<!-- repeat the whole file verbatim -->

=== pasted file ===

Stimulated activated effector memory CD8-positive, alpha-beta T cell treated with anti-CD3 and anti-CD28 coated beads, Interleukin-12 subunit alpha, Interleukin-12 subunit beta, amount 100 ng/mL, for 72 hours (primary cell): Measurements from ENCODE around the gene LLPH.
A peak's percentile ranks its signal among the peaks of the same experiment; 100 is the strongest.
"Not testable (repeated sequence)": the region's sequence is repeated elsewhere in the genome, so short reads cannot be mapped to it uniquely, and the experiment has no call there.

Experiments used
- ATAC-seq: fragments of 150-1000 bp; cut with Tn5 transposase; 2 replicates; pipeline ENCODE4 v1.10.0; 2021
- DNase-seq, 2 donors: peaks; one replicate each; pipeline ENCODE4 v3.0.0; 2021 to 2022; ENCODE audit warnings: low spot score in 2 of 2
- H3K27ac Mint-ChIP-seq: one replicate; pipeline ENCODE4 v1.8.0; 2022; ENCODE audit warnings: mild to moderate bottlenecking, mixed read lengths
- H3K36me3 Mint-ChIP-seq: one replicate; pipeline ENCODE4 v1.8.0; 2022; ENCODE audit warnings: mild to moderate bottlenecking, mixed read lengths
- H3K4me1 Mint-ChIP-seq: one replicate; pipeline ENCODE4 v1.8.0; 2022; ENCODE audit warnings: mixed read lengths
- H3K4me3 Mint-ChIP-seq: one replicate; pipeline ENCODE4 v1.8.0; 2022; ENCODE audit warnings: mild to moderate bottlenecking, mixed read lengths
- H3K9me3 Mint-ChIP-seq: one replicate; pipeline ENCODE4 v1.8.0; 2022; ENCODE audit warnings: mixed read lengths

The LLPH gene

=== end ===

Stimulated activated effector memory CD8-positive, alpha-beta T cell treated with anti-CD3 and anti-CD28 coated beads, Interleukin-12 subunit alpha, Interleukin-12 subunit beta, amount 100 ng/mL, for 72 hours (primary cell): Measurements from ENCODE around the gene LLPH.
A peak's percentile ranks its signal among the peaks of the same experiment; 100 is the strongest.
"Not testable (repeated sequence)": the region's sequence is repeated elsewhere in the genome, so short reads cannot be mapped to it uniquely, and the experiment has no call there.

Experiments used
- ATAC-seq: fragments of 150-1000 bp; cut with Tn5 transposase; 2 replicates; pipeline ENCODE4 v1.10.0; 2021
- DNase-seq, 2 donors: peaks; one replicate each; pipeline ENCODE4 v3.0.0; 2021 to 2022; ENCODE audit warnings: low spot score in 2 of 2
- H3K27ac Mint-ChIP-seq: one replicate; pipeline ENCODE4 v1.8.0; 2022; ENCODE audit warnings: mild to moderate bottlenecking, mixed read lengths
- H3K36me3 Mint-ChIP-seq: one replicate; pipeline ENCODE4 v1.8.0; 2022; ENCODE audit warnings: mild to moderate bottlenecking, mixed read lengths
- H3K4me1 Mint-ChIP-seq: one replicate; pipeline ENCODE4 v1.8.0; 2022; ENCODE audit warnings: mixed read lengths
- H3K4me3 Mint-ChIP-seq: one replicate; pipeline ENCODE4 v1.8.0; 2022; ENCODE audit warnings: mild to moderate bottlenecking, mixed read lengths
- H3K9me3 Mint-ChIP-seq: one replicate; pipeline ENCODE4 v1.8.0; 2022; ENCODE audit warnings: mixed read lengths

The LLPH gene